February 12, 2004



Soymeal and Soybean Seed Imports From Brazil, Argentina Deemed Safe


A U.S. Department of Agriculture official has on Wednesday, pronounced soymeal and soybean seeds import from Brazil and Argentina safe despite the presence of the Asian rust fungus in the two countries.


The fungus can cut yields by as much as 80 percent. With home-grown soybeans and soy products in short supply, U.S. soymeal imports could triple to 430,000 tonnes this marketing year, the government estimates. Soybean imports would double.


An Iowa congressman filed a bill last week to ban imports of soybeans and soymeal from Brazil and Argentina, where soybean rust is a problem.


"Preliminary results indicate the importation of clean soybean seed and heat-treated soymeal, consistent with industry standards, pose a negligible risk of soybean rust contamination," said Bob Spaide, acting deputy director for pest detection and management practice at USDA's Animal and Plant Health Inspection Service.


During a telephone news conference organized by the American Soybean Association, Spaide said heat treatment during processing killed fungal spores.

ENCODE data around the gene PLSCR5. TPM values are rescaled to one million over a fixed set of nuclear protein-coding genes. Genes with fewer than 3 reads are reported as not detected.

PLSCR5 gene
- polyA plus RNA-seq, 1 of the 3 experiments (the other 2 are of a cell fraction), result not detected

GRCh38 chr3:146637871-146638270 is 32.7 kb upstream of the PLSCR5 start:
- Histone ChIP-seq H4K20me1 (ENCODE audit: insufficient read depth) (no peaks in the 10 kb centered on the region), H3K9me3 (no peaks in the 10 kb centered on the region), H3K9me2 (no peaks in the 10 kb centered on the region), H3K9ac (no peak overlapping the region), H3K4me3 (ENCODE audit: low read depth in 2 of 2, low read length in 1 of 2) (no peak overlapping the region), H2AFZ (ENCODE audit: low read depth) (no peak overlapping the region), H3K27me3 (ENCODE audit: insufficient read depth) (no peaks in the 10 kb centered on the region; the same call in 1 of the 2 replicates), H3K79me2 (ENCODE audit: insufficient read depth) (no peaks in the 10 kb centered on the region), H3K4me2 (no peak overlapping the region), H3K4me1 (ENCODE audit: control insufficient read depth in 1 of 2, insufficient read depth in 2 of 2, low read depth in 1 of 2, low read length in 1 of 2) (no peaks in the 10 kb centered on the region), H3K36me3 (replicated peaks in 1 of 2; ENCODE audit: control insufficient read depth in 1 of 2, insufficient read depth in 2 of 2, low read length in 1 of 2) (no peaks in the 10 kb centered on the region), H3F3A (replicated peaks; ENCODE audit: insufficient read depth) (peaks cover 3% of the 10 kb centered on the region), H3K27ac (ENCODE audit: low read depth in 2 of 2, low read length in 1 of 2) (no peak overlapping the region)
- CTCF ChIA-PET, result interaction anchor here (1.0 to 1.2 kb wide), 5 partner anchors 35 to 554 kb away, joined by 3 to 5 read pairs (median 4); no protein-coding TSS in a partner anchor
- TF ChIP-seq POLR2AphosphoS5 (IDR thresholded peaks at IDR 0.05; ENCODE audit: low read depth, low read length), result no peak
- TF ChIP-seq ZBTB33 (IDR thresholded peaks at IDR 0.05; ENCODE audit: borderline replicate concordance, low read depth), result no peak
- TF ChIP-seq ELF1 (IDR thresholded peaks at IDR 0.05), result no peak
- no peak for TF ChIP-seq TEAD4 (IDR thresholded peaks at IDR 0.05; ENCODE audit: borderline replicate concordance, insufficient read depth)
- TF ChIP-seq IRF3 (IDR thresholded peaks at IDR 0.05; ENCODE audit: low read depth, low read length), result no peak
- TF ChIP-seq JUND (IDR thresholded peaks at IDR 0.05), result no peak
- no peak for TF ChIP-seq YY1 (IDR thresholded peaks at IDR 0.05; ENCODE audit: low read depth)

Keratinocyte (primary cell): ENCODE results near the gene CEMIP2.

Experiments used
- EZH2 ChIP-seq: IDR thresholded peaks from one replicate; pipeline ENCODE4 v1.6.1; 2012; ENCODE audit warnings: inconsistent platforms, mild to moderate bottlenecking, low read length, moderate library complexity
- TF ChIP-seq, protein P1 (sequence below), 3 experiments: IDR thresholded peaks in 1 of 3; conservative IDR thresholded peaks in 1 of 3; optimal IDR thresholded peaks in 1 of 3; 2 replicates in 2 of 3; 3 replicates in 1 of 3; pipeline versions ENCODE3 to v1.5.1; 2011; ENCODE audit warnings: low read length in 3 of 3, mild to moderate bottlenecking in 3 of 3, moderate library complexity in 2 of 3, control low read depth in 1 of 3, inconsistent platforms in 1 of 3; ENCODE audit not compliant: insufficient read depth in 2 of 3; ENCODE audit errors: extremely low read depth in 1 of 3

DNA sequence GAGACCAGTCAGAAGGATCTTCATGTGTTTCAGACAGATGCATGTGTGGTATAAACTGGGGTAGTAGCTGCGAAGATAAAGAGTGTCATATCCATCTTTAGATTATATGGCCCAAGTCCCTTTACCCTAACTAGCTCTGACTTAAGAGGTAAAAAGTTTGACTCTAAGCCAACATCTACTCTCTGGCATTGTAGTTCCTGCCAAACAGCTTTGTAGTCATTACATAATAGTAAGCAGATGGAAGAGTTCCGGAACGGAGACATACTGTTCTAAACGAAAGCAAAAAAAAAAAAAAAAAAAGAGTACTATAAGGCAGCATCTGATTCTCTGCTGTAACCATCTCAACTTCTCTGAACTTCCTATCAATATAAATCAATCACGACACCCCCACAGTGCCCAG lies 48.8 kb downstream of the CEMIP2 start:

USDA was conducting an assessment of the risk associated with imports of bulk soybeans. One USDA official indicated during the teleconference that the assessment might be made public in the next week or two.


ASA president Ron Heck said his group "did not ask for a ban" on imports. Last week, an ASA official said APHIS should deny entry to bulk soybeans from rust-infected countries. On Monday, Heck said in a statement "the only prudent course of action is to avoid imports from diseased areas until APHIS completes its risk assessment."


USDA officials said the northern most area with soybean rust fungus in South America was Balsas, in Maranhao state in northeast Brazil. Scientists say winds eventually will carry the fungus to the U.S. southeast.

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